Ralph Lauren Talks Cinematic Approach to Dressing, Dream of Film Directing

Ralph Lauren - Publicity - H 2019
Courtesy of Ralph Lauren Corporation

The fashion icon shares insights about his life and work on the eve of the upcoming HBO documentary 'Very Ralph': "When I started designing, it was never about just the tie, it was about the hero."

Inspired by Fred Astaire and a look that he observed in old Hollywood films but could not find in stores, Ralph Lauren created a handful of wide ties in 1967; nearly 52 years later, his name has become globally synonymous with American style. Signifying much more than a collection of clothes and home decor, the 80-year-old designer’s $6.3 billion empire — including more than nine brands, as well as restaurants in New York, Chicago, Paris and London — has shaped a vision of the American dream. "What I do is about living," the designer tells THR. "Living the best life you can and enjoying every moment, from what you wear, to the way you live, to the way you love."

From cinematic ad campaigns featuring cowboys and upper-crust New Yorkers, to famously dressing Diane Keaton in Woody Allen’s Annie Hall and Robert Redford in Jack Clayton’s The Great Gatsby, Lauren is a pioneer in epitomizing aspirational lifestyle. For Priyanka Chopra’s January wedding to Nick Jonas, the international star donned a custom Ralph Lauren look embellished with 32,000 pearlescent sequins, along with a 75-foot tulle veil. Hillary Clinton stepped out at several 2016 presidential debates in Ralph Lauren pantsuits. And who can forget Gwyneth Paltrow, channeling Grace Kelly in a bubblegum pink taffeta Ralph Lauren gown at the 1999 Oscars, when she won for her leading role in Shakespeare in Love?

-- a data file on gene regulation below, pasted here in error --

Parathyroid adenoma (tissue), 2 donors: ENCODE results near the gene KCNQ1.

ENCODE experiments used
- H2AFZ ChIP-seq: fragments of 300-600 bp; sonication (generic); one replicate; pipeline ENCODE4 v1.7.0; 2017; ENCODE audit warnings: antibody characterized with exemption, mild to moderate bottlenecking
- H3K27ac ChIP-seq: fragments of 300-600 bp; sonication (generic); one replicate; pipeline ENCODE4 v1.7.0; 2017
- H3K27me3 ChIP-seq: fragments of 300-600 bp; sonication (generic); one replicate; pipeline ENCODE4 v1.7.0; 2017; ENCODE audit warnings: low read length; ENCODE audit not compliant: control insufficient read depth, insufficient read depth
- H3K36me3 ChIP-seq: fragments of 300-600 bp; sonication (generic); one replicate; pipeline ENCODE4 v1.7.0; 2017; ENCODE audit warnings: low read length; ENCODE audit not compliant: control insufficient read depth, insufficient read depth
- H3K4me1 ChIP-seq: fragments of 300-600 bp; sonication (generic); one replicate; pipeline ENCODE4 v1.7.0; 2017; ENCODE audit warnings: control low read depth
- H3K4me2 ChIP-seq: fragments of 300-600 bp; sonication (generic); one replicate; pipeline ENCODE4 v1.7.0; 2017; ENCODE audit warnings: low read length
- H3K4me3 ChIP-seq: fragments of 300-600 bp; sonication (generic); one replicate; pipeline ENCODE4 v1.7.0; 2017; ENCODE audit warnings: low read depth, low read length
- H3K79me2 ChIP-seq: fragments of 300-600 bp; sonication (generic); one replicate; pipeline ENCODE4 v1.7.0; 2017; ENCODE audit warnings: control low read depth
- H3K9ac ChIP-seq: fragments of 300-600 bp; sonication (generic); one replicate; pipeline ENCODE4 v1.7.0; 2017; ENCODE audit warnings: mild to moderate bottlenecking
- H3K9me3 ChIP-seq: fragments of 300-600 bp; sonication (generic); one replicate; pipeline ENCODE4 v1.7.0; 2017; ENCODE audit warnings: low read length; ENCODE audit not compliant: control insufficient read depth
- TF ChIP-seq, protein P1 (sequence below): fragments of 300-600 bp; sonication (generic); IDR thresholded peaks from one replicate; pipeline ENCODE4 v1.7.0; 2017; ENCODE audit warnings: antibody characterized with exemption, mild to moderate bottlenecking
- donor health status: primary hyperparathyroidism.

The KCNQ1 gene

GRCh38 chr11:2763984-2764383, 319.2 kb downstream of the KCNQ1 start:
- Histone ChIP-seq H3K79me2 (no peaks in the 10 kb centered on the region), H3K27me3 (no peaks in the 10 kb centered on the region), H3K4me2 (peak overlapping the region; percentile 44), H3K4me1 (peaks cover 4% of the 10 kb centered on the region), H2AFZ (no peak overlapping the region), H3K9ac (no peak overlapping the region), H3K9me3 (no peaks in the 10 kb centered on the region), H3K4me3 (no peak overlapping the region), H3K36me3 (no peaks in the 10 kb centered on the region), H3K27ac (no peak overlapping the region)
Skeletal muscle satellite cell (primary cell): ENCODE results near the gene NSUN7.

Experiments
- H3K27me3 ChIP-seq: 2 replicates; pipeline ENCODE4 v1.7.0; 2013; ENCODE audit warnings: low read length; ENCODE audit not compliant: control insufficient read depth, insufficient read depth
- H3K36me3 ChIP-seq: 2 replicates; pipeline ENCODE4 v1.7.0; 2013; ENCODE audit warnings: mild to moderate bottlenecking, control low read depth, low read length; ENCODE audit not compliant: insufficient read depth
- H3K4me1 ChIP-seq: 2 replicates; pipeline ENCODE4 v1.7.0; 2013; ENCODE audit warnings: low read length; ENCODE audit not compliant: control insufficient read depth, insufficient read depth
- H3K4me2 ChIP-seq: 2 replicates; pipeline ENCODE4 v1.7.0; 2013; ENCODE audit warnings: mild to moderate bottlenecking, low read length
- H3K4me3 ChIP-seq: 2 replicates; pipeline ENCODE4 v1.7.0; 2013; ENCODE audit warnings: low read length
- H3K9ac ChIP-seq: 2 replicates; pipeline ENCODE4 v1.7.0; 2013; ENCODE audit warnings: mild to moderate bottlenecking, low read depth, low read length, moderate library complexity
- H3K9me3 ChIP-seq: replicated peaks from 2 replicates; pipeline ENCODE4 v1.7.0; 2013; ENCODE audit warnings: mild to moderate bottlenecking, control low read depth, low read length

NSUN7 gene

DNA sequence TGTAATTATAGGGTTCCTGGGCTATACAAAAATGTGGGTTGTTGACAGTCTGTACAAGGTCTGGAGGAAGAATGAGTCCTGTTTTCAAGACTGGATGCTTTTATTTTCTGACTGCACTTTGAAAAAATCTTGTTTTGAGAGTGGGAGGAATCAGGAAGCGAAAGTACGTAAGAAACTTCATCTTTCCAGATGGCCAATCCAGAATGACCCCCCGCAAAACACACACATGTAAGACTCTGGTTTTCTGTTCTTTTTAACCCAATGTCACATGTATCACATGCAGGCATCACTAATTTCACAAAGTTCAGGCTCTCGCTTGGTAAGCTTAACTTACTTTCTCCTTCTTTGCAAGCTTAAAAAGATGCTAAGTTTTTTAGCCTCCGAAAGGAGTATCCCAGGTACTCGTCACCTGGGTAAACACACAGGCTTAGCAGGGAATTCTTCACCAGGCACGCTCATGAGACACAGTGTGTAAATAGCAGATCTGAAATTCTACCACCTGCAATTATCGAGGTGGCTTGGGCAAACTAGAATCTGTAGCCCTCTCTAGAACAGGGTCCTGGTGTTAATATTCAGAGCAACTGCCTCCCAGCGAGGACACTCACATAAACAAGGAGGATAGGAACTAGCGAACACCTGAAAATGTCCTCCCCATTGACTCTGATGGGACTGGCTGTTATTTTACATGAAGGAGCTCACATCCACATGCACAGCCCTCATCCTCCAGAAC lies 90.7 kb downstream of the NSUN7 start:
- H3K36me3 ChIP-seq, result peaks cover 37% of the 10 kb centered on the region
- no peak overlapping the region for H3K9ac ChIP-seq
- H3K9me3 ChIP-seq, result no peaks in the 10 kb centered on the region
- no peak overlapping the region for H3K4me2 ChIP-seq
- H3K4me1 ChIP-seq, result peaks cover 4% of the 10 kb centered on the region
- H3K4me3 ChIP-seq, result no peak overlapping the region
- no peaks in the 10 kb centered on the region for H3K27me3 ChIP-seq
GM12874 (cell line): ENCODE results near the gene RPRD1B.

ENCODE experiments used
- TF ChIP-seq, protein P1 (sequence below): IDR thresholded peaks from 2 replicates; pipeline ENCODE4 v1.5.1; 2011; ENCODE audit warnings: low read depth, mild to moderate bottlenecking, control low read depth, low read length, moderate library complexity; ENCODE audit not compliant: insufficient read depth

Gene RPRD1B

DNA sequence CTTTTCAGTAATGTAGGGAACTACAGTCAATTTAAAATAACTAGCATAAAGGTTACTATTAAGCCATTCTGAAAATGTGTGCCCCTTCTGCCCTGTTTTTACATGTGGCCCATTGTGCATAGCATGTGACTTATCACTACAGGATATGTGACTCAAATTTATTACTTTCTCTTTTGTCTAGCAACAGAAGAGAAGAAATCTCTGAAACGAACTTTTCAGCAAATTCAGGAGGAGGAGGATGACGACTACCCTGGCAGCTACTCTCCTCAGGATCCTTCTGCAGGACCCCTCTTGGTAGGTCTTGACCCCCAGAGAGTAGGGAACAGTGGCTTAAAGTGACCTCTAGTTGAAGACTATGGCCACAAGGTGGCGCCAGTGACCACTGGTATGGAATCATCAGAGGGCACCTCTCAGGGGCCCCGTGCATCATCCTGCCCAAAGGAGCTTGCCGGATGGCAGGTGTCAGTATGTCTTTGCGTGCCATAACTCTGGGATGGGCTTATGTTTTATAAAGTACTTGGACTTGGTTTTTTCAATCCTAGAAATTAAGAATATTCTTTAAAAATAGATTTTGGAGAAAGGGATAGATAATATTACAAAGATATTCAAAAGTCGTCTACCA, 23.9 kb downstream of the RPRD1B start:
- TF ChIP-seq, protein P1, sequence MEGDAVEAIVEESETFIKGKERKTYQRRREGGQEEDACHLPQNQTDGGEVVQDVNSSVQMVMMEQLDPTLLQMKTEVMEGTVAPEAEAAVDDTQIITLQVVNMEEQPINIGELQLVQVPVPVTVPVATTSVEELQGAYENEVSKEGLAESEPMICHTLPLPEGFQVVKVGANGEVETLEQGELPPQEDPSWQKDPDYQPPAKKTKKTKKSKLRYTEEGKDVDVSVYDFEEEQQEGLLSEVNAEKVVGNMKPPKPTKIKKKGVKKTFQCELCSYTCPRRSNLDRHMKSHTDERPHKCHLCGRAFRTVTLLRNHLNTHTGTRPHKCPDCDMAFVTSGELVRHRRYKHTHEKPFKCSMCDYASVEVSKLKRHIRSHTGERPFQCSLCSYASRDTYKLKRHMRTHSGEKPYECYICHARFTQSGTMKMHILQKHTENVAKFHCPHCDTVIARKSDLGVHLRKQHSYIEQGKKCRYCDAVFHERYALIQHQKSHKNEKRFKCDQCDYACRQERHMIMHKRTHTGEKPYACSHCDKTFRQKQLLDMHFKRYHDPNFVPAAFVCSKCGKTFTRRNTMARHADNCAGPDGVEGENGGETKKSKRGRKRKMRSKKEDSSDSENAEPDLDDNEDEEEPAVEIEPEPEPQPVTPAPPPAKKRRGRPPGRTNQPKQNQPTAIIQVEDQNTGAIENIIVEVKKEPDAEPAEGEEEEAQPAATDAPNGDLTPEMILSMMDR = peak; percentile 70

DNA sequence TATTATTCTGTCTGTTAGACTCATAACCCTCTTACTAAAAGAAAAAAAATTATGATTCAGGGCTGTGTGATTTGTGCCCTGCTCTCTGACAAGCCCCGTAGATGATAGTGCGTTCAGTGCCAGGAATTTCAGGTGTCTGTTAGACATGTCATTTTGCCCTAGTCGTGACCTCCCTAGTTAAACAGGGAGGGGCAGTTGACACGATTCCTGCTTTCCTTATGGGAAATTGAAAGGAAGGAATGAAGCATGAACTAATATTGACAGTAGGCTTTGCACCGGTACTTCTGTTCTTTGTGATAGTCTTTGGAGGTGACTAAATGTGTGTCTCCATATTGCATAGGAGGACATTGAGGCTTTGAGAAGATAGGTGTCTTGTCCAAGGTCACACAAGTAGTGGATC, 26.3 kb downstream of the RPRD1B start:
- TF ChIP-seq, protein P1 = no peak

Lauren’s own rags-to-riches story mirrors the lifestyle he has peddled. Born in the Bronx as Ralph Lifshitz, the son of immigrants from Belarus, Lauren lives the dream with an apartment in Manhattan, a ranch in Telluride, a mansion in Bedford, multiple properties in Montauk and a beach retreat in Jamaica, where he additionally co-owns Round Hill Hotel and Villas in Montego Bay. Among his personal treasures is a covetable collection of more than 50 rare automobiles, including a $40 million 1938 Bugatti 57SC Atlantic, said to be the world’s most expensive car.

While he stepped away from his role as CEO of his eponymous company in 2015, Lauren continues to direct the design team, serving as chief creative officer and executive chairman. Now the creative lens has flipped to zoom in on Lauren himself, as a documentary of his work and life, Susan Lacy’s Very Ralph, premieres on HBO on Nov.?12 — complete with cameos from Woody Allen, Jessica Chastain and Ken Burns. The designer looks both backward and forward on his career and shares his one unfulfilled ambition: filmmaking.